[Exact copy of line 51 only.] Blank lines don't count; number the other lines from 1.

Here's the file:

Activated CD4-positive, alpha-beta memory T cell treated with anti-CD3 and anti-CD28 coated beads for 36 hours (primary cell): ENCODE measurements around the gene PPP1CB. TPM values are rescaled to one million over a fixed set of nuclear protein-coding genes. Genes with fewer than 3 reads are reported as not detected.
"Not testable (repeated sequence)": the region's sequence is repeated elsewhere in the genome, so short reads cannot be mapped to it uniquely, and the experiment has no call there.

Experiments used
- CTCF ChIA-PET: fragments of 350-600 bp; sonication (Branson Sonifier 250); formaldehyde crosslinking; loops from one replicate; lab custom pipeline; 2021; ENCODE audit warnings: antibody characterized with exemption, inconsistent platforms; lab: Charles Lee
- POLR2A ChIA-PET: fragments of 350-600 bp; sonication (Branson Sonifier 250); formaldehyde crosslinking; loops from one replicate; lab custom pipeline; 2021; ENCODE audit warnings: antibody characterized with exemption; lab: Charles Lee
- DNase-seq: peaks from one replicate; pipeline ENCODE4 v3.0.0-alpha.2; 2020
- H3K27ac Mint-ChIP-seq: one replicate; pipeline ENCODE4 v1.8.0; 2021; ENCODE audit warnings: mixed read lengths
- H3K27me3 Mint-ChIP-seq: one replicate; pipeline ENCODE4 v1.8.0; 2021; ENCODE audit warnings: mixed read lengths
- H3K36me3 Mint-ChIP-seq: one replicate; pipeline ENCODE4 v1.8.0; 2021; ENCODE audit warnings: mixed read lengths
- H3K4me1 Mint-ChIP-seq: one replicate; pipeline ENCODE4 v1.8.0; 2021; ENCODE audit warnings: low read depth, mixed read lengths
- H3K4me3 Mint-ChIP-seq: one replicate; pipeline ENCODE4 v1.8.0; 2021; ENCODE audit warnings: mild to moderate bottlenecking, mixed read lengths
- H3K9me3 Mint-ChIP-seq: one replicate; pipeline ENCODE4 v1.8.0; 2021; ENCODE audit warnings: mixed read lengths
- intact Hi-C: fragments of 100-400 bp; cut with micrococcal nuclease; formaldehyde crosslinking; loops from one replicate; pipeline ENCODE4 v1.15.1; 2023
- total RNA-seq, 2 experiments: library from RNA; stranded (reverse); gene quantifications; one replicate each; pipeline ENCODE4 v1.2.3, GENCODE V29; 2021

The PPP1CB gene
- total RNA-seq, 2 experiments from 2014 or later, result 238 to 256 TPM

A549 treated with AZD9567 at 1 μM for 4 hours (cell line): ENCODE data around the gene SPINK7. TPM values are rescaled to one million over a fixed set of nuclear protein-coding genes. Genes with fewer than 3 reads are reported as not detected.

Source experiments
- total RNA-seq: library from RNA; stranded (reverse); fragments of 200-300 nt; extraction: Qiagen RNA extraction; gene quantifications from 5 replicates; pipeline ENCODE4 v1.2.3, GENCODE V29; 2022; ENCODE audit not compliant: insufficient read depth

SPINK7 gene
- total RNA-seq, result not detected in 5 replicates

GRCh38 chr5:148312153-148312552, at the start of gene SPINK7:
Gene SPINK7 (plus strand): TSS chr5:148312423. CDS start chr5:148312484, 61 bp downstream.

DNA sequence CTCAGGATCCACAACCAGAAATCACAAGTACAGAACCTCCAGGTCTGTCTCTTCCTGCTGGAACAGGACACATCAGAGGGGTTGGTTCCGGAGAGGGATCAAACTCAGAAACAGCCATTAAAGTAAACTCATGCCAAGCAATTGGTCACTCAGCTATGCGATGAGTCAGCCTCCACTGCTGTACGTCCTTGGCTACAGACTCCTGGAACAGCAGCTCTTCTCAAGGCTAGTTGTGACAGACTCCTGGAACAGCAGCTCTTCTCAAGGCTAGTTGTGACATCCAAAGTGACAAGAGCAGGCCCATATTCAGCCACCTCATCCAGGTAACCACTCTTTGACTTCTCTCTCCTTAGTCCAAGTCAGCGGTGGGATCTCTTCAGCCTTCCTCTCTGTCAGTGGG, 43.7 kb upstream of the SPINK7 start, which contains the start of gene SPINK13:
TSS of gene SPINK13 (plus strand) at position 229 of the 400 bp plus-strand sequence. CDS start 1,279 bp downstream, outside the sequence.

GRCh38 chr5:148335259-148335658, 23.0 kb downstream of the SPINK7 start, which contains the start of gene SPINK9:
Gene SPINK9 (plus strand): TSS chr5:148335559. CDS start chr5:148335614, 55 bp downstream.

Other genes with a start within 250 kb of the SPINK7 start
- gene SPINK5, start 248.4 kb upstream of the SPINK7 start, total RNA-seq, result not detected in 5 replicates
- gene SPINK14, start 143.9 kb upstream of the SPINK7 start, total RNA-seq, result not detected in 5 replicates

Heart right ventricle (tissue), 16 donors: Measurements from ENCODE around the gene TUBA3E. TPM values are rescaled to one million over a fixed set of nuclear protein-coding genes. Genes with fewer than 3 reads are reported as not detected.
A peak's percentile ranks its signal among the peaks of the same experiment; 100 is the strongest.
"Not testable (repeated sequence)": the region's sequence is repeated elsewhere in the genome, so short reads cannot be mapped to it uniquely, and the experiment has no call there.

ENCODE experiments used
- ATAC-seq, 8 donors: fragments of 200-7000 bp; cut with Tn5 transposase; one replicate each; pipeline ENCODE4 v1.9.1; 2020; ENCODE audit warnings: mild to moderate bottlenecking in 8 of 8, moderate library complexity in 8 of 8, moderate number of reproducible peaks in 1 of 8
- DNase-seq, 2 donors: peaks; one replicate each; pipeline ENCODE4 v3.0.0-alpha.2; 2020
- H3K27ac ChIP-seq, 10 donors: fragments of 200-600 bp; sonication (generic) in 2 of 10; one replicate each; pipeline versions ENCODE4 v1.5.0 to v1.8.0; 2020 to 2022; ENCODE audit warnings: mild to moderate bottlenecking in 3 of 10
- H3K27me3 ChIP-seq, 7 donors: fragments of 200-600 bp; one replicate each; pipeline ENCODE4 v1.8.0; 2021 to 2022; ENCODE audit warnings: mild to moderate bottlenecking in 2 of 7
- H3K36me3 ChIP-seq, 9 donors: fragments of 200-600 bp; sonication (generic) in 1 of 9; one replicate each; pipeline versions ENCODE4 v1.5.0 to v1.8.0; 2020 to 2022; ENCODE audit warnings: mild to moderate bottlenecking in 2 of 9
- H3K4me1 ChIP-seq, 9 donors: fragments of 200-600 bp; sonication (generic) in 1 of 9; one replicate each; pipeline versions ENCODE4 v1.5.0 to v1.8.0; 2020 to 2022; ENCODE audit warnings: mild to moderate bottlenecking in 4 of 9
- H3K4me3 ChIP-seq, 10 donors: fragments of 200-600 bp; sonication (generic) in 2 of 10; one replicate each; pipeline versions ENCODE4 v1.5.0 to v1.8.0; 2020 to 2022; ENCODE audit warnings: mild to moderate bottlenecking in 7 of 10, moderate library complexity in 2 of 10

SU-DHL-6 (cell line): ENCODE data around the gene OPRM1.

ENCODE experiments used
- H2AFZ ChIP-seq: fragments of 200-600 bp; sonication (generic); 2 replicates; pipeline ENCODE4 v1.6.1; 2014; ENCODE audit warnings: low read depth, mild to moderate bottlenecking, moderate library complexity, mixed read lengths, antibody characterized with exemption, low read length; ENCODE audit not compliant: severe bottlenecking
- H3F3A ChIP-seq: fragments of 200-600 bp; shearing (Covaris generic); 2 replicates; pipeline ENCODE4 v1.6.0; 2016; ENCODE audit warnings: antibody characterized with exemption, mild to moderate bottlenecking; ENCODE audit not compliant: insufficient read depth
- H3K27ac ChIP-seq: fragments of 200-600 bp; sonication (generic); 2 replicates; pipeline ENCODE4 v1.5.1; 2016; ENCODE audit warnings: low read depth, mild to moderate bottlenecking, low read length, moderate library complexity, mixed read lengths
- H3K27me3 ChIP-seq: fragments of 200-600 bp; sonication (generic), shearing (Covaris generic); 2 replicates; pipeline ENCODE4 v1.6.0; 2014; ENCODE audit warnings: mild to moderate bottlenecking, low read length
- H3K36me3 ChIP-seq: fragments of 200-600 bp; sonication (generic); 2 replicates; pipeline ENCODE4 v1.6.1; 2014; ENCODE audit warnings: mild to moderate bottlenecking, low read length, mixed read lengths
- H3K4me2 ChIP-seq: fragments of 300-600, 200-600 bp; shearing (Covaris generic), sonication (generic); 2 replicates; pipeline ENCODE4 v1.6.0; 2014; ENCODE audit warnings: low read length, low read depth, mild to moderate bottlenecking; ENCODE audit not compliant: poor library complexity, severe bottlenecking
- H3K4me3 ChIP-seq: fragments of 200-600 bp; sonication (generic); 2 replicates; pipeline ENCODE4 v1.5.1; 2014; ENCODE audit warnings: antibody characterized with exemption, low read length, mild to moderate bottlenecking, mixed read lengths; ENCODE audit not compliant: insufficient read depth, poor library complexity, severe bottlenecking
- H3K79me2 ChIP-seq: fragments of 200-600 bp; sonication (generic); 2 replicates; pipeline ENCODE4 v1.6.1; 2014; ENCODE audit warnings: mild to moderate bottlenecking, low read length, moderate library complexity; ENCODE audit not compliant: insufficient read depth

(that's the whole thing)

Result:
- H3K79me2 ChIP-seq: fragments of 200-600 bp; sonication (generic); 2 replicates; pipeline ENCODE4 v1.6.1; 2014; ENCODE audit warnings: mild to moderate bottlenecking, low read length, moderate library complexity; ENCODE audit not compliant: insufficient read depth